Some key observations to check out.

• When both diagonal elements are exactly 1, then $\vy = \vx$.
• When the diagonal elements are the same, then $\vy = \alpha \vx$, where $\alpha$ is the value of the diagonal elements.
• When one diagonal is larger than the other, then $\vy$ is pulled towards that diagonal (in the positive quadrant).

So, the moral of the story is that multiplication with a diagonal matrix transforms the input vector. This may seem like a trivial transform, but it is a handy tool in implementing computationally efficient code. You would be surprised by the number of for-loops that can be avoided by simple diagonal matrix multiplication.

## Matrix as a transformation on space

Instead of checking the impact of a matrix on a single vector, wouldn't it be cool to check out the overall impact of a matrix on an entire collection of vectors, rather, the entire space?

This is what we do in the upcoming demos. We have represented the space with dots lined along concentric circles. Each dot represents the end point of a vector in that space.

The size of the dot is proportional to its distance from the center. Thus, the size of the dot is indicative of the magnitude of the vector it represents. (You know why!)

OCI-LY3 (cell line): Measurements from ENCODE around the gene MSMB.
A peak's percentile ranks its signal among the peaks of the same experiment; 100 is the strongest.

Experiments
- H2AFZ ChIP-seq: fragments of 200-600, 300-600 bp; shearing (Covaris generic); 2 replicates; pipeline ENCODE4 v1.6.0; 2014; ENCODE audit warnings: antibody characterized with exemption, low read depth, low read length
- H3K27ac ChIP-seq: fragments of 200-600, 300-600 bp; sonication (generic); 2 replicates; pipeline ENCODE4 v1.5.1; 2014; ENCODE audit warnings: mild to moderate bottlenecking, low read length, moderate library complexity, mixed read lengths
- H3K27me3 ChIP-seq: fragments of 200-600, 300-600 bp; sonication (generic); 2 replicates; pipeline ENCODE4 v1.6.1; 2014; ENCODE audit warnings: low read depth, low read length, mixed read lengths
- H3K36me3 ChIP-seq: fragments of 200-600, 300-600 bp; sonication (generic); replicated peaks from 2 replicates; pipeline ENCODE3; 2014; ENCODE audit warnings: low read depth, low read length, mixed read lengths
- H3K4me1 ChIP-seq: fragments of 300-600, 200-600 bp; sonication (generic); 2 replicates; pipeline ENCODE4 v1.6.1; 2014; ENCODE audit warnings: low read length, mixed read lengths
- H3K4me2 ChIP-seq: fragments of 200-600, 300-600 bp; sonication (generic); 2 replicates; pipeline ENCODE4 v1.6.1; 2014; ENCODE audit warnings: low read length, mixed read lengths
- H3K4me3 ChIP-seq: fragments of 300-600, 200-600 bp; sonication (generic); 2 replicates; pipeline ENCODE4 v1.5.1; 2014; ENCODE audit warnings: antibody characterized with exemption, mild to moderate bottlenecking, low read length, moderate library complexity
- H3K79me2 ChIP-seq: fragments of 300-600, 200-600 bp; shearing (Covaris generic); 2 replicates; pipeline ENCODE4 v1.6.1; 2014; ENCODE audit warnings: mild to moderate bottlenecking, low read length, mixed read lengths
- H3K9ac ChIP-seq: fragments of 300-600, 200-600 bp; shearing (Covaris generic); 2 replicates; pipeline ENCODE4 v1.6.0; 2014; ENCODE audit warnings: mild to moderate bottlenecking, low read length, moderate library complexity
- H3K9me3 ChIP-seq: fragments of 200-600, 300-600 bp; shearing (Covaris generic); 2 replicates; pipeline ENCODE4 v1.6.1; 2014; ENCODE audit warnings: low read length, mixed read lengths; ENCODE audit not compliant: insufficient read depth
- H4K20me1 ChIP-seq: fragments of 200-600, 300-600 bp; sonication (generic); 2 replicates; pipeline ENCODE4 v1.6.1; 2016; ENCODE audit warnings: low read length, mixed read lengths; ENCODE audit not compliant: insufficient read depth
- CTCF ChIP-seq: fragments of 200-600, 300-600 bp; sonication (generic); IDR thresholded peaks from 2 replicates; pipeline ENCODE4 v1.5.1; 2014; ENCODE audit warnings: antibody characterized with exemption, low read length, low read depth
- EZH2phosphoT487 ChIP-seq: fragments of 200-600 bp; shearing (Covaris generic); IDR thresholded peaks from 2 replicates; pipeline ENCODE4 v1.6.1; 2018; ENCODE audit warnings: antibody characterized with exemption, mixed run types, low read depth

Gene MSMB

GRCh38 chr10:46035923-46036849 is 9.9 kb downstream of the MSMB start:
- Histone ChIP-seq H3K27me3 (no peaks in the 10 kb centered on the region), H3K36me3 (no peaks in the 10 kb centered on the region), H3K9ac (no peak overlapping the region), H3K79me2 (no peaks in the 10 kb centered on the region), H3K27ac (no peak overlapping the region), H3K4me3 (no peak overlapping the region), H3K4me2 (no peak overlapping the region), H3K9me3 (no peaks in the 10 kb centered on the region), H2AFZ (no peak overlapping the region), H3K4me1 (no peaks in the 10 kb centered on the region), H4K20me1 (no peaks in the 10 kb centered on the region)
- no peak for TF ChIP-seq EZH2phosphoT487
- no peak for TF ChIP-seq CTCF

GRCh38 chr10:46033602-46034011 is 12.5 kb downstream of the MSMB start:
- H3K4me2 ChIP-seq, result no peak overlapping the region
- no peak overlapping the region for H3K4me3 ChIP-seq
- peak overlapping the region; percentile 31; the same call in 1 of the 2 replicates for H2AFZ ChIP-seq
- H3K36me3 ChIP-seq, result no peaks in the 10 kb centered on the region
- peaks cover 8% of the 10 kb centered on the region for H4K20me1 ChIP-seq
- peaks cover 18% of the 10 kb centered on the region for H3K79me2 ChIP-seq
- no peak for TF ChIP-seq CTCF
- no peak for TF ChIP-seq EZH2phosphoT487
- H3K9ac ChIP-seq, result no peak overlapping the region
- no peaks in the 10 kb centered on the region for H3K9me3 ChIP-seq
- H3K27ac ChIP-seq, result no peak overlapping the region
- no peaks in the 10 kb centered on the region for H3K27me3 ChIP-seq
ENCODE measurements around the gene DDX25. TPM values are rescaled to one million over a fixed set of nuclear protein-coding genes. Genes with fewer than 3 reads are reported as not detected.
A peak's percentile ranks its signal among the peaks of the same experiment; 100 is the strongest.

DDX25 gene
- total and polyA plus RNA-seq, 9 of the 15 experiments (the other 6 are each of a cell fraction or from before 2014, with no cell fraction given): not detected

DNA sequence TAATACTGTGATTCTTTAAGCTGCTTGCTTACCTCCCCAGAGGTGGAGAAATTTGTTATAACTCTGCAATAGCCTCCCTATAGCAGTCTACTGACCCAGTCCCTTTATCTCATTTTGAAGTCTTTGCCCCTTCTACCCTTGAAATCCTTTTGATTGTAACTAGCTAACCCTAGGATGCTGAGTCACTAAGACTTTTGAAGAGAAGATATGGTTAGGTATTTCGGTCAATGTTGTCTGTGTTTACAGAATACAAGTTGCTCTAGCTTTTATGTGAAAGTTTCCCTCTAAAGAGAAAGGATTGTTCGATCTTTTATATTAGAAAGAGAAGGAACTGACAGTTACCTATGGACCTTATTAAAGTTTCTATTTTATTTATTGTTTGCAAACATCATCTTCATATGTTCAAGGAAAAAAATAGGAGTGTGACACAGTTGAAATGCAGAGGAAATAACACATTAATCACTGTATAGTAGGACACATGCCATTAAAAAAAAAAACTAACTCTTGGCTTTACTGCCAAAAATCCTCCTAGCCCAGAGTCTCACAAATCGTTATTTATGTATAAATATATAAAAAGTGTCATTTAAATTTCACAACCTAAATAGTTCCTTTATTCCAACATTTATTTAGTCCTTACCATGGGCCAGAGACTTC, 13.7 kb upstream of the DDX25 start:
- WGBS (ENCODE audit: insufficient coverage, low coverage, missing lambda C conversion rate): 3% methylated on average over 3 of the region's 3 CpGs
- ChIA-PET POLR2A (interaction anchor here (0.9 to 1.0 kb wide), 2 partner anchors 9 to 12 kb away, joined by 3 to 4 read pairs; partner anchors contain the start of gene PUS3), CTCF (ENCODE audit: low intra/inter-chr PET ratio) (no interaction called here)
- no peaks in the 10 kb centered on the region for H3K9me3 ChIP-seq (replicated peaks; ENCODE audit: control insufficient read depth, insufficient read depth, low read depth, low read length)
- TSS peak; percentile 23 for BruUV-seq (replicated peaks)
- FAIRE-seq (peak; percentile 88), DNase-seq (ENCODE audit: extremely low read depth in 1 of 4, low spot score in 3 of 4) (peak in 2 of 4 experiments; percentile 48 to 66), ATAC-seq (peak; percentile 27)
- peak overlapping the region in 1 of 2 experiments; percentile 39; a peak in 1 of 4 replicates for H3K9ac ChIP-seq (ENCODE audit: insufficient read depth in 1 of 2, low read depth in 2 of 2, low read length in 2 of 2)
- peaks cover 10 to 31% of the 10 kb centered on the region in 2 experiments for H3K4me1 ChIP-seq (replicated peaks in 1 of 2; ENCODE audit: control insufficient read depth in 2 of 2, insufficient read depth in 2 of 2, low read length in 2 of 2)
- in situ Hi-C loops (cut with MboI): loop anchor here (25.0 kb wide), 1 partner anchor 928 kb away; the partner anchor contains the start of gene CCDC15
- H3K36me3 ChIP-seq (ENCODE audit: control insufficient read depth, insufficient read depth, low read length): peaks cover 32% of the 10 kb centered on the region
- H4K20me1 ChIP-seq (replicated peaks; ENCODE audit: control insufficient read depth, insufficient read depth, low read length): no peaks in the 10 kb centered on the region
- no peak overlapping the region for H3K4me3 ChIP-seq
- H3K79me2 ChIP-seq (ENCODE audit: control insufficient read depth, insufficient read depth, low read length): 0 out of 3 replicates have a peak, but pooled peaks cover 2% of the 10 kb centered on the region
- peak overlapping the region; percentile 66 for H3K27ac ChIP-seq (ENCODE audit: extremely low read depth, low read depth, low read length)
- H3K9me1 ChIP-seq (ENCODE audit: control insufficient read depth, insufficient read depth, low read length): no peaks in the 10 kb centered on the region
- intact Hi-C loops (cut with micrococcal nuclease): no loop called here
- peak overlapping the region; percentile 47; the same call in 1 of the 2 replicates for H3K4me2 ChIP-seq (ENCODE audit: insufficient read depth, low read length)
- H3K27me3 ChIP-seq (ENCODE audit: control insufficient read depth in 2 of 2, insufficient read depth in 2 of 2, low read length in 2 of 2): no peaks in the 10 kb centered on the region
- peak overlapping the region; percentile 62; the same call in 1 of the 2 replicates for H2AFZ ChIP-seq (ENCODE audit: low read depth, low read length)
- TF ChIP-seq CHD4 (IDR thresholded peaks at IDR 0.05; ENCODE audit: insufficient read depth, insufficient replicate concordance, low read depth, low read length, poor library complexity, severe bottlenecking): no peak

The color of the dot changes based on the angle the vector makes with the $X$-axis. So, all dots with the same color represent vectors that are at the same angle with the $X$-axis.

We start with demonstrating the effect of a diagonal matrix. You can modify a particular diagonal element of the matrix by dragging the corresponding axis vector. You will note the following:

• Changing the diagonal elements stretches or shrinks the space along the corresponding axis. There is no effect on the spacing of the dots along the other axis.
• The relative ordering of points remains the same, implying a linear transform.
• There is absolutely no rotation.
• Negating the values along a diagonal has the effect of flipping the axis and space.

## Orthogonal matrix transformation on space

Now that we know that diagonal matrices stretch and shrink the space, let's try to understand the impact of orthogonal matrices on the space.

Many of the important matrix factorizations and decompositions deal with orthogonal matrices. This demo will help you understand the implications of orthogonal transformations.

In the next demo, we will constrain the matrix to be an orthogonal matrix. That means that the rows vectors will be constrained to be orthonormal. Each of them is constrained to be a unit vector and the angle between them is constrained to be 90 degrees.